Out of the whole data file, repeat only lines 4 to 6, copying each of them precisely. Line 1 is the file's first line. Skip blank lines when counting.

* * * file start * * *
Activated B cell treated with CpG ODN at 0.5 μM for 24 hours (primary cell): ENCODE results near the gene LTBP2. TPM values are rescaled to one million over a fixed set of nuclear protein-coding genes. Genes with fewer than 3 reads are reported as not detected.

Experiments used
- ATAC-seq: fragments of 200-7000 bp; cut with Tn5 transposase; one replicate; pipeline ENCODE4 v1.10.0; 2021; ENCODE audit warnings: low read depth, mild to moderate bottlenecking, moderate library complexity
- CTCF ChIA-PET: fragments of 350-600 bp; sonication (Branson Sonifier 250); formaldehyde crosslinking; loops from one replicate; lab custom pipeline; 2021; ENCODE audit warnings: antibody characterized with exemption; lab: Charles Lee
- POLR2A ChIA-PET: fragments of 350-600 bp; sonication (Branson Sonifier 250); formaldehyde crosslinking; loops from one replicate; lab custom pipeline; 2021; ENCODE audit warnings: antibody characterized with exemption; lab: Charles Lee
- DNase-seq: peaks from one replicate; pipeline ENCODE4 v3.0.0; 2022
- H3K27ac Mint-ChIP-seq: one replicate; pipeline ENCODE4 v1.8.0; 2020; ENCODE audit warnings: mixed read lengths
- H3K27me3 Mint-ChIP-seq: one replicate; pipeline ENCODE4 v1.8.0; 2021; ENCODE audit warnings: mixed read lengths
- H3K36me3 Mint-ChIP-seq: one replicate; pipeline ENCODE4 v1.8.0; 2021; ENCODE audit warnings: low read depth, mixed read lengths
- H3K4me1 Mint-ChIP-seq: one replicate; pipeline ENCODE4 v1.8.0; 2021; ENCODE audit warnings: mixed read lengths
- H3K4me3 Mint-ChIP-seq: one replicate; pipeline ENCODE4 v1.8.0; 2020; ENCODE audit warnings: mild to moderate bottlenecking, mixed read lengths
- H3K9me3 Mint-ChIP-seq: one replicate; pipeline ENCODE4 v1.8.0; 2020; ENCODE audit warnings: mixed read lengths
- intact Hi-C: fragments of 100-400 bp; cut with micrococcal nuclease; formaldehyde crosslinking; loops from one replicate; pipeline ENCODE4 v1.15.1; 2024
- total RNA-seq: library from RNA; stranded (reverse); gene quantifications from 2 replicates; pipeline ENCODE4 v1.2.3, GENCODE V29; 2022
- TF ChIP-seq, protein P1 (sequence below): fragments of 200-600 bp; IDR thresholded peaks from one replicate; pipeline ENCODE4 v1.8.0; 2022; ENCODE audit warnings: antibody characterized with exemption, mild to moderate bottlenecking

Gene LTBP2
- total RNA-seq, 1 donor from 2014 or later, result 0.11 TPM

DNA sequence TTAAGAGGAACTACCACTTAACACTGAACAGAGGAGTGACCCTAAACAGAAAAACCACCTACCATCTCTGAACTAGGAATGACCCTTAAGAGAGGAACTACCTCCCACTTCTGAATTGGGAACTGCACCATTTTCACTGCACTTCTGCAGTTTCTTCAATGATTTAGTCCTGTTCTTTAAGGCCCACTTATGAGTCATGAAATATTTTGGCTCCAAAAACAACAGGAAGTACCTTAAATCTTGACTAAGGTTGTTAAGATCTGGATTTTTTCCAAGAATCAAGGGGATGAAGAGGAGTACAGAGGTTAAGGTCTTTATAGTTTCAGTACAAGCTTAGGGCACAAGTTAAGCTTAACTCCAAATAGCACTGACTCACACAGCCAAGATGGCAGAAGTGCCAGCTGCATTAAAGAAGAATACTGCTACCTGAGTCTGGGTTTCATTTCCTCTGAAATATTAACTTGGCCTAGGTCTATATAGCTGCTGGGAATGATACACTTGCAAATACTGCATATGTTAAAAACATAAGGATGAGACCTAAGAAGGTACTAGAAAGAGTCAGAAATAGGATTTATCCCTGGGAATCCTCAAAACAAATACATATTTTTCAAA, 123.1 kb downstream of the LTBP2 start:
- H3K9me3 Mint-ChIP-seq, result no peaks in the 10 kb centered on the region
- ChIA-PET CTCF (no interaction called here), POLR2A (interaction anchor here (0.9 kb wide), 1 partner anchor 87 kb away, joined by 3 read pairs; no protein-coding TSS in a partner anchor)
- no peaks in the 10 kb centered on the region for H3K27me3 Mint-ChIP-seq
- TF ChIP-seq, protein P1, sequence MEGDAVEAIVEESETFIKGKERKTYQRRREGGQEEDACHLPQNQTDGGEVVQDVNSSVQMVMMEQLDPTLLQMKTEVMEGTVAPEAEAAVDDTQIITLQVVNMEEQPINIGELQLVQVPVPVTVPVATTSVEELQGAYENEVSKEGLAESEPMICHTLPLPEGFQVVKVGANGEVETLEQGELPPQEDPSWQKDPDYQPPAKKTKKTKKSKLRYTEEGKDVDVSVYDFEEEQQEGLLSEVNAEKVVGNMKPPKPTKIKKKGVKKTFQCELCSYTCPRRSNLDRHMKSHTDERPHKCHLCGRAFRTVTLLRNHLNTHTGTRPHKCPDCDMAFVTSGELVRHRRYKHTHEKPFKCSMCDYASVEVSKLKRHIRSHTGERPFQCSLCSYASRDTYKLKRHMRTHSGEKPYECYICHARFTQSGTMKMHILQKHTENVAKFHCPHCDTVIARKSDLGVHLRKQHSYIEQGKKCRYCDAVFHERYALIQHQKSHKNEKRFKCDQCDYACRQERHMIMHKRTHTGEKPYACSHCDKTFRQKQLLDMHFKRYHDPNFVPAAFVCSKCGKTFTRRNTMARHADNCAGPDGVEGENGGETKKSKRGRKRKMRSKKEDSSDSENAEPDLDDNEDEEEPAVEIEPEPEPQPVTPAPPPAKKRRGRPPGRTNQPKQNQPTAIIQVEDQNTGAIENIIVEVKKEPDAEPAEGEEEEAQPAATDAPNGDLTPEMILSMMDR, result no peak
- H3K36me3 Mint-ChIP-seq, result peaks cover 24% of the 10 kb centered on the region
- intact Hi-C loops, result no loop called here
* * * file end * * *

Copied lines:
- CTCF ChIA-PET: fragments of 350-600 bp; sonication (Branson Sonifier 250); formaldehyde crosslinking; loops from one replicate; lab custom pipeline; 2021; ENCODE audit warnings: antibody characterized with exemption; lab: Charles Lee
- POLR2A ChIA-PET: fragments of 350-600 bp; sonication (Branson Sonifier 250); formaldehyde crosslinking; loops from one replicate; lab custom pipeline; 2021; ENCODE audit warnings: antibody characterized with exemption; lab: Charles Lee
- DNase-seq: peaks from one replicate; pipeline ENCODE4 v3.0.0; 2022